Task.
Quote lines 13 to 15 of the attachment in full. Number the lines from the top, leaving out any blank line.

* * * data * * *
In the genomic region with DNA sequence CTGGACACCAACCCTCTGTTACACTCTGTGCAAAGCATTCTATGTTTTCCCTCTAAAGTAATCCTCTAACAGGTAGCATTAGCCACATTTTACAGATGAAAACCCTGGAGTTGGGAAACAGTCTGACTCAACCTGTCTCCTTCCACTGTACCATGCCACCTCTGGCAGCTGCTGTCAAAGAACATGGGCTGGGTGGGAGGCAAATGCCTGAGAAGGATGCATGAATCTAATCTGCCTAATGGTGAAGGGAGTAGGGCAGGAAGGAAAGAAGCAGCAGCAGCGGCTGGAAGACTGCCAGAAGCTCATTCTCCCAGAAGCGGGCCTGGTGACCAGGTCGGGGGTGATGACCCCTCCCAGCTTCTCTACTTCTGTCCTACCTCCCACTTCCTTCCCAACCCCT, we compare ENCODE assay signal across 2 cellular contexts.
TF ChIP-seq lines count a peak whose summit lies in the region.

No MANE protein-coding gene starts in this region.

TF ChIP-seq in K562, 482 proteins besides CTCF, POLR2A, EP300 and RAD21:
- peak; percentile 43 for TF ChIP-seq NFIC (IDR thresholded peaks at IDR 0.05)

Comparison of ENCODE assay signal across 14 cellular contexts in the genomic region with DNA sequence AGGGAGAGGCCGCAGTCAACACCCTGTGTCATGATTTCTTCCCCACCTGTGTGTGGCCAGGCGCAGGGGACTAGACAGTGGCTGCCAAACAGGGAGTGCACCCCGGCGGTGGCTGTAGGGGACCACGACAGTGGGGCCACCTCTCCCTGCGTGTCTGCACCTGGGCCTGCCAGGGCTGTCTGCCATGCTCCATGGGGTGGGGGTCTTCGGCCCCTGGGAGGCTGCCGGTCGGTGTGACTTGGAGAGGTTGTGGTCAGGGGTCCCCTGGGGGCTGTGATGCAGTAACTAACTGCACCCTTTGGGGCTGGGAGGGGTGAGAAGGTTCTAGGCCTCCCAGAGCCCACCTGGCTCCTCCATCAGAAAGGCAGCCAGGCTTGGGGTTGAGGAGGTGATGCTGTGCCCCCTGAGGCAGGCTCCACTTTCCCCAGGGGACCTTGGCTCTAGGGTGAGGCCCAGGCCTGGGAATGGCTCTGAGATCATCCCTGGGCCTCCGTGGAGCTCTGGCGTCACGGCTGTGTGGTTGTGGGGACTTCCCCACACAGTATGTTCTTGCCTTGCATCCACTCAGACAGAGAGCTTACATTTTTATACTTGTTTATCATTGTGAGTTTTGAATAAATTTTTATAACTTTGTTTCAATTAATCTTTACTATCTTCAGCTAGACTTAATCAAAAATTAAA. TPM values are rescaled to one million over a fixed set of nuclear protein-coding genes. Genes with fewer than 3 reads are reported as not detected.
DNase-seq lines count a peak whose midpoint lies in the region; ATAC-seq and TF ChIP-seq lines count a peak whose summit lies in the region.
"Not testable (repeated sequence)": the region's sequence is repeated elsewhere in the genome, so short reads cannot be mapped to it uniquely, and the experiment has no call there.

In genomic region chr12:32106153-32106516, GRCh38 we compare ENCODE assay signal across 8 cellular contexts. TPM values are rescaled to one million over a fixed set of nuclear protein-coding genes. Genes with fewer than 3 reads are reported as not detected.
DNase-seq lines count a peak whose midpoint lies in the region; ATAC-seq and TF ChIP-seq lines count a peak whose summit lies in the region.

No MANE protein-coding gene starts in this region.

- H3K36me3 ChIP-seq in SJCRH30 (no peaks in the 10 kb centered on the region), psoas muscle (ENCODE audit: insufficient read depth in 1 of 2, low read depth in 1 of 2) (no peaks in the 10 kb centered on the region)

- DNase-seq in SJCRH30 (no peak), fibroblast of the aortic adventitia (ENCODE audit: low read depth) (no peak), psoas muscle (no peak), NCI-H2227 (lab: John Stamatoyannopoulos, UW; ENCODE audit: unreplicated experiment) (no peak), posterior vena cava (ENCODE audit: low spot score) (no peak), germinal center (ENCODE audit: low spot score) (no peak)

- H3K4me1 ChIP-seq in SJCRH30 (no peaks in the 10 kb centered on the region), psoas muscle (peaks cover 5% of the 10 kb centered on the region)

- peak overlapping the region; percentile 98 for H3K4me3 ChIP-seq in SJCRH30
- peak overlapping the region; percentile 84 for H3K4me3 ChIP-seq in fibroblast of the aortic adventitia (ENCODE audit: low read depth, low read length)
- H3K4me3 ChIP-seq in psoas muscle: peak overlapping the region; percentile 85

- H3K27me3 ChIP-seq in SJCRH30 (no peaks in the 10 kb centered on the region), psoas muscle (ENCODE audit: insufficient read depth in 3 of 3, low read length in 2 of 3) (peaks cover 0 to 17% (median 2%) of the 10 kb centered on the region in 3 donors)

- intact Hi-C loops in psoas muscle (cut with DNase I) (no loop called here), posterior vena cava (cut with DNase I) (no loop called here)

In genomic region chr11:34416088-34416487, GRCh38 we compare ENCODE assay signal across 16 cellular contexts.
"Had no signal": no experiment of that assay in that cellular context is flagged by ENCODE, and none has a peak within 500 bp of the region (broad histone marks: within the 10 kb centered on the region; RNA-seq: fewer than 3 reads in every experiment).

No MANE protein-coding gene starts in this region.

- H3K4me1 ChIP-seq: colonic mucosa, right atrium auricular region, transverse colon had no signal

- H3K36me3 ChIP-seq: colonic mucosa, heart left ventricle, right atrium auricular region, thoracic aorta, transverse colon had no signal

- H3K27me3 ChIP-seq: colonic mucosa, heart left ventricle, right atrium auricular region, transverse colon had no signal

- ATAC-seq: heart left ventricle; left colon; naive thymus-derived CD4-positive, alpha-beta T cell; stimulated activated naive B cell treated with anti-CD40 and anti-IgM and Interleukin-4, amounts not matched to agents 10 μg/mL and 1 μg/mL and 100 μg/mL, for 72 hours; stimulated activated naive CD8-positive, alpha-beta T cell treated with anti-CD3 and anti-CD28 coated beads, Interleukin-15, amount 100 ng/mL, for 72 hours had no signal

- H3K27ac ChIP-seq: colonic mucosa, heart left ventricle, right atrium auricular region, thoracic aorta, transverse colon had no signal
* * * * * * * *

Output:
- DNase-seq in SJCRH30 (no peak), fibroblast of the aortic adventitia (ENCODE audit: low read depth) (no peak), psoas muscle (no peak), NCI-H2227 (lab: John Stamatoyannopoulos, UW; ENCODE audit: unreplicated experiment) (no peak), posterior vena cava (ENCODE audit: low spot score) (no peak), germinal center (ENCODE audit: low spot score) (no peak)

- H3K4me1 ChIP-seq in SJCRH30 (no peaks in the 10 kb centered on the region), psoas muscle (peaks cover 5% of the 10 kb centered on the region)

- peak overlapping the region; percentile 98 for H3K4me3 ChIP-seq in SJCRH30